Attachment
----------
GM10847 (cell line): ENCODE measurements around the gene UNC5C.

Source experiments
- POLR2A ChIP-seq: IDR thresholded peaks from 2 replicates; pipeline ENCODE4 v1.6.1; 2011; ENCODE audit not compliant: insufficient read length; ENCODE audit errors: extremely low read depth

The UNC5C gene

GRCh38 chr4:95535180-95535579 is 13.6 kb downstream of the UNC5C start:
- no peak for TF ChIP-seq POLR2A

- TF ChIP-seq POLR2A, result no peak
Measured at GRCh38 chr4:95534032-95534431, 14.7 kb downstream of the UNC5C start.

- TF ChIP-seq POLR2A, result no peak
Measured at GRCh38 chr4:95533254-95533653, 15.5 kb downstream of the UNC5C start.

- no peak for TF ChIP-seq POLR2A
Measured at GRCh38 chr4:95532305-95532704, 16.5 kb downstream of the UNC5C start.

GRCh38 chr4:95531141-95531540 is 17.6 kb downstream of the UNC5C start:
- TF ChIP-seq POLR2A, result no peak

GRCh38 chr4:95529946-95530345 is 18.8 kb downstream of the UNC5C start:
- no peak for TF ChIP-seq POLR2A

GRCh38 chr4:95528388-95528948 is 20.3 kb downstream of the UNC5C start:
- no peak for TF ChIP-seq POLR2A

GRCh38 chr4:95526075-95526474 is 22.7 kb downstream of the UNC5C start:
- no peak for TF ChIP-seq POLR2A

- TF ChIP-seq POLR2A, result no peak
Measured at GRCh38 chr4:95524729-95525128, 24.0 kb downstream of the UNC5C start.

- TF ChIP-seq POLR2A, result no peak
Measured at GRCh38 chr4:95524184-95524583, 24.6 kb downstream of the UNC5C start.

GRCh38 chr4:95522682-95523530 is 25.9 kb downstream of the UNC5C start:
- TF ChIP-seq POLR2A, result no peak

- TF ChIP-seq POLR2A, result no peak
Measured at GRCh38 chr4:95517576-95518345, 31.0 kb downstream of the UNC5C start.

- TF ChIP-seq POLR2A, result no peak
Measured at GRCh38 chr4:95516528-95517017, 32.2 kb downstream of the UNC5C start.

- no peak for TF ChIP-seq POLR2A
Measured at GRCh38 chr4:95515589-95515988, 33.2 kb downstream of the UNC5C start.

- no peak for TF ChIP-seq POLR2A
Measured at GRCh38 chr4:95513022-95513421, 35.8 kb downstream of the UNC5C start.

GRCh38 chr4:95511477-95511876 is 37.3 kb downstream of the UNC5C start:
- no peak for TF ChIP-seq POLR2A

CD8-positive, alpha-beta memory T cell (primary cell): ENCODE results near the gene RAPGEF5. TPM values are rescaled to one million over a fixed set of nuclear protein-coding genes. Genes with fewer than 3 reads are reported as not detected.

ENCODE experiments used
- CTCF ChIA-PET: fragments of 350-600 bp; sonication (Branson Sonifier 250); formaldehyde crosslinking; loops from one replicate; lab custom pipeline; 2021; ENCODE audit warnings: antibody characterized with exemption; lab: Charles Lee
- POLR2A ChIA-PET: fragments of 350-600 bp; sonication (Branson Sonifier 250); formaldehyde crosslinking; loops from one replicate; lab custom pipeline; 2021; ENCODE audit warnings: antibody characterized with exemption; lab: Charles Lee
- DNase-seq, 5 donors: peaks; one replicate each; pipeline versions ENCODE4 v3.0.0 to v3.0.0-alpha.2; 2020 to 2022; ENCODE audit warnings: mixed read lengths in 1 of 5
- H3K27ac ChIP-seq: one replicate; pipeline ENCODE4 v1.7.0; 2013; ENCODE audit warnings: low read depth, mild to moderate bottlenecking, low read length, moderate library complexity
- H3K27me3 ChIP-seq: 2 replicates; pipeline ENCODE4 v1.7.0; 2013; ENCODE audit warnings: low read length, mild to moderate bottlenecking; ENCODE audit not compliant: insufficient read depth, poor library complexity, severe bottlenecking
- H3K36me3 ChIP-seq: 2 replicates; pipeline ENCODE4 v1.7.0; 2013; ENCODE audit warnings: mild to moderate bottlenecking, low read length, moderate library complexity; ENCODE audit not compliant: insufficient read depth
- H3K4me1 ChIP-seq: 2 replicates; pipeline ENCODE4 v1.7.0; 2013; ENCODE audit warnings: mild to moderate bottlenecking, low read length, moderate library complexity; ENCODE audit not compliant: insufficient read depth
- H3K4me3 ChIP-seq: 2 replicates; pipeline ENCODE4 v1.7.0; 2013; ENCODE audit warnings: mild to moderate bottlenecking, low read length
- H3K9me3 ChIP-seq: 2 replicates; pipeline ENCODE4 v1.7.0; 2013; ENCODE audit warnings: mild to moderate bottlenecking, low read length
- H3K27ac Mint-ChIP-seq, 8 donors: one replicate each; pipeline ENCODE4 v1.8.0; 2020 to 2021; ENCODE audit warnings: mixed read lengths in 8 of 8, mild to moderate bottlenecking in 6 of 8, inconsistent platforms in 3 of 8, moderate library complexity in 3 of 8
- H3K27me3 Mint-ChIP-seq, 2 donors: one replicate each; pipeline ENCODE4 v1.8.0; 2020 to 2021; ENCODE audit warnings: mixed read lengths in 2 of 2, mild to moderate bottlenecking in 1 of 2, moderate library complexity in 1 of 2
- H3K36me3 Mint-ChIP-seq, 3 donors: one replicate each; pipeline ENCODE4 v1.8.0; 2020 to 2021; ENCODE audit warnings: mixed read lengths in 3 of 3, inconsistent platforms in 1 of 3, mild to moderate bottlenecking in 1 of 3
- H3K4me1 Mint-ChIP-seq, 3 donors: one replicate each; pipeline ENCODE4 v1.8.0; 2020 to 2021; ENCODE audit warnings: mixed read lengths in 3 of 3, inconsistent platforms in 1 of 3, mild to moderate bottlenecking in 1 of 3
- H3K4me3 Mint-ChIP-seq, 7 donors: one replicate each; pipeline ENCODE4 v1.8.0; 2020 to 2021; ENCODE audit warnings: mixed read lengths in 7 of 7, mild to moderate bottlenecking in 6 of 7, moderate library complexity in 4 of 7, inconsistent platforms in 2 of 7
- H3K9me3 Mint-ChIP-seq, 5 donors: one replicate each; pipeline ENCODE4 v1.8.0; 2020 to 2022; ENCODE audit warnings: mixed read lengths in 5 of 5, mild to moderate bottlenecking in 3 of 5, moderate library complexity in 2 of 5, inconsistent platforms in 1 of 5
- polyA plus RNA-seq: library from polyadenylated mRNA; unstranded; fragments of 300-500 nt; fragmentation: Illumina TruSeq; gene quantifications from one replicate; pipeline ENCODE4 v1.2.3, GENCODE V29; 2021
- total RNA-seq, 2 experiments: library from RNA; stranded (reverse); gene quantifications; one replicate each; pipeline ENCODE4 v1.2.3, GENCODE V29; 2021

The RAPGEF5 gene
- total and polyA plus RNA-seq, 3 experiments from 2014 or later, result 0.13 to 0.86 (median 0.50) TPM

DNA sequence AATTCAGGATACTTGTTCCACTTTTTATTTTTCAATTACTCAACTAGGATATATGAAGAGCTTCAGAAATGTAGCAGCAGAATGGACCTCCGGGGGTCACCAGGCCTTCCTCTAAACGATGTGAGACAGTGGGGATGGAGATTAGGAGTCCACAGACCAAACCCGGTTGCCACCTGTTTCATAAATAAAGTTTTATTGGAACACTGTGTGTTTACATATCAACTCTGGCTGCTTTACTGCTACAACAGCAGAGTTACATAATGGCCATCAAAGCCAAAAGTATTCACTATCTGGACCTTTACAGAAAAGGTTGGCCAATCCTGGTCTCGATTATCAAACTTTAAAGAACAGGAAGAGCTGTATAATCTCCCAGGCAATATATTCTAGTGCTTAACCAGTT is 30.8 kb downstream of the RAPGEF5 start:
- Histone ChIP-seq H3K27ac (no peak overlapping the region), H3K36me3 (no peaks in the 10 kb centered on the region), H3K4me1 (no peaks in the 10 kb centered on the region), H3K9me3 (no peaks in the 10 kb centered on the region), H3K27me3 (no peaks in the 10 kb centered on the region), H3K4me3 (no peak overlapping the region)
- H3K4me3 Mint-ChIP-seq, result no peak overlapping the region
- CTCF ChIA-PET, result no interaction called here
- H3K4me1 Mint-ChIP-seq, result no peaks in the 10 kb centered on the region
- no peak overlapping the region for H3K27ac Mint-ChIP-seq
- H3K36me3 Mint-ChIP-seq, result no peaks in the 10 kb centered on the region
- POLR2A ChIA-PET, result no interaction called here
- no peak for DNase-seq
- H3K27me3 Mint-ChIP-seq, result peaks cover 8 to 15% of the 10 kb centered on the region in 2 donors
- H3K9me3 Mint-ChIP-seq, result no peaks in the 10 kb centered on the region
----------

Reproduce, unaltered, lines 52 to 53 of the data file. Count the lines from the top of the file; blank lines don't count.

- H3K4me3 Mint-ChIP-seq, 7 donors: one replicate each; pipeline ENCODE4 v1.8.0; 2020 to 2021; ENCODE audit warnings: mixed read lengths in 7 of 7, mild to moderate bottlenecking in 6 of 7, moderate library complexity in 4 of 7, inconsistent platforms in 2 of 7
- H3K9me3 Mint-ChIP-seq, 5 donors: one replicate each; pipeline ENCODE4 v1.8.0; 2020 to 2022; ENCODE audit warnings: mixed read lengths in 5 of 5, mild to moderate bottlenecking in 3 of 5, moderate library complexity in 2 of 5, inconsistent platforms in 1 of 5